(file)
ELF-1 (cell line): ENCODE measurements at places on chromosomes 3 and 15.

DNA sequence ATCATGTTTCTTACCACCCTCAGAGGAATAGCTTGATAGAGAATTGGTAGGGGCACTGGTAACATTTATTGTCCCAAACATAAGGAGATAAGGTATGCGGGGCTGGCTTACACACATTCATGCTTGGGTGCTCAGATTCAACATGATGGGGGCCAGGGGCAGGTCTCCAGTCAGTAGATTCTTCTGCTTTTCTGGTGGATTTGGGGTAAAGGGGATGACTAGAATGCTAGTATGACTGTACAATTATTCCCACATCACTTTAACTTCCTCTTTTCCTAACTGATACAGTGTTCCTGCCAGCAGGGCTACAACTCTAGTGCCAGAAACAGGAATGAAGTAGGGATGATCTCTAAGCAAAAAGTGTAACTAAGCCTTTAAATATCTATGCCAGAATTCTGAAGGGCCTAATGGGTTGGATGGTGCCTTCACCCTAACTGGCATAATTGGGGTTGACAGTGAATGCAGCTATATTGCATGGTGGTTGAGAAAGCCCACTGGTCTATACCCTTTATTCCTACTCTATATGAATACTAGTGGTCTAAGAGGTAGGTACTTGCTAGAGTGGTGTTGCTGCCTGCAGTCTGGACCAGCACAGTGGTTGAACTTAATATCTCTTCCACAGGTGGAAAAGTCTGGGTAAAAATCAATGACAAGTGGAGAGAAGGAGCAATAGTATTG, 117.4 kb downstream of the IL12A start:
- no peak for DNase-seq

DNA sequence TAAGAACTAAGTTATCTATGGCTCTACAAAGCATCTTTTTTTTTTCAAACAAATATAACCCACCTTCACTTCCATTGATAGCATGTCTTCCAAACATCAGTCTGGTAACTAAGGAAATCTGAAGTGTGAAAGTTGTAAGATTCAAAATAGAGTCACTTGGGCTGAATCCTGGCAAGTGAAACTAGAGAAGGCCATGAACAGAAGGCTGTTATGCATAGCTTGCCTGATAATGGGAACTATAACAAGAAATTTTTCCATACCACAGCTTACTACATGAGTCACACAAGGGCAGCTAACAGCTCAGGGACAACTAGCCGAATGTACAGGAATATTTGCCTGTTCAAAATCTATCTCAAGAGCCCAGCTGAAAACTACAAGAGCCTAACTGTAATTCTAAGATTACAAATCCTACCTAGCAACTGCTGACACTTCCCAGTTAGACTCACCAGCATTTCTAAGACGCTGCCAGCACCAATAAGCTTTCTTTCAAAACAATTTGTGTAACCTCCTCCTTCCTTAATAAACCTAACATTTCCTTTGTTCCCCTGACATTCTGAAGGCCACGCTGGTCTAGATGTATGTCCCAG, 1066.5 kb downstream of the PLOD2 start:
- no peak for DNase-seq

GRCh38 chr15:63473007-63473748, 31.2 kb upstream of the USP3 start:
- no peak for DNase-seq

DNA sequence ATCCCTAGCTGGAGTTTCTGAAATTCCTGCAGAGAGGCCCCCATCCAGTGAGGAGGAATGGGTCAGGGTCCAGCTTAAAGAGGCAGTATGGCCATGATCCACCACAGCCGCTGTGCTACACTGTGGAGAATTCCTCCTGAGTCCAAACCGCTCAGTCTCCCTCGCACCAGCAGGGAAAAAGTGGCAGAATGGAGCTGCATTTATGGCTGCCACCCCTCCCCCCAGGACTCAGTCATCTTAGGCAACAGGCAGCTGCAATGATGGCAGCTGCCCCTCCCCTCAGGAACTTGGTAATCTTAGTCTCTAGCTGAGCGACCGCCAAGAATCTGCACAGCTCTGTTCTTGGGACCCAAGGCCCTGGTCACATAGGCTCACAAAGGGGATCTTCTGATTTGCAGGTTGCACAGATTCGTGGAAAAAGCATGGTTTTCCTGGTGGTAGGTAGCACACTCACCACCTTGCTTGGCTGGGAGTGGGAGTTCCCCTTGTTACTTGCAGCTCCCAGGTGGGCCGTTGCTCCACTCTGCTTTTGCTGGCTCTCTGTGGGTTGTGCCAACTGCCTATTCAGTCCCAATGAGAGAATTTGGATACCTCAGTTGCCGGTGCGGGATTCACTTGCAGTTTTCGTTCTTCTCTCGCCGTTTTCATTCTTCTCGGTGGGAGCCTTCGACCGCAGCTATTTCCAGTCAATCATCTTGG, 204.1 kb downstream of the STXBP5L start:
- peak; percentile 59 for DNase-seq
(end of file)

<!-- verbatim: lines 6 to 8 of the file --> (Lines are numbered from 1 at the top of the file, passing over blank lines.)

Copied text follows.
GRCh38 chr15:63473007-63473748, 31.2 kb upstream of the USP3 start:
- no peak for DNase-seq

DNA sequence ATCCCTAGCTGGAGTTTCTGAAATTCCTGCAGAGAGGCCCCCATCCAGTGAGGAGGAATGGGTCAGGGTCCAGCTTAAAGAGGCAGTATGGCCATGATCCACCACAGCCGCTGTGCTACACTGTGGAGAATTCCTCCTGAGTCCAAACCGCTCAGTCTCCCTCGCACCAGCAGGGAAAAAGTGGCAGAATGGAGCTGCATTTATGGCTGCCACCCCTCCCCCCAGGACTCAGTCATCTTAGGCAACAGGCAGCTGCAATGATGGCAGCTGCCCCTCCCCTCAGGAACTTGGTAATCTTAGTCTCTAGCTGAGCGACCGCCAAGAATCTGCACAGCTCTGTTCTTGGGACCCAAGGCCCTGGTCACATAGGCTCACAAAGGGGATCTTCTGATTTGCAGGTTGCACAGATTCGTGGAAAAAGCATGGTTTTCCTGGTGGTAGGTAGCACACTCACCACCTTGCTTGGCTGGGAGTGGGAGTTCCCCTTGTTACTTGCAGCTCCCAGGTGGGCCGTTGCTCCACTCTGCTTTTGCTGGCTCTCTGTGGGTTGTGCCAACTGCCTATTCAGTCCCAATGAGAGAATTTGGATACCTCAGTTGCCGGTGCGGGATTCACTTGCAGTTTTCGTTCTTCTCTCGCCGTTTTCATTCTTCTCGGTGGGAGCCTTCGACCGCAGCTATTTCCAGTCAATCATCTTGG, 204.1 kb downstream of the STXBP5L start: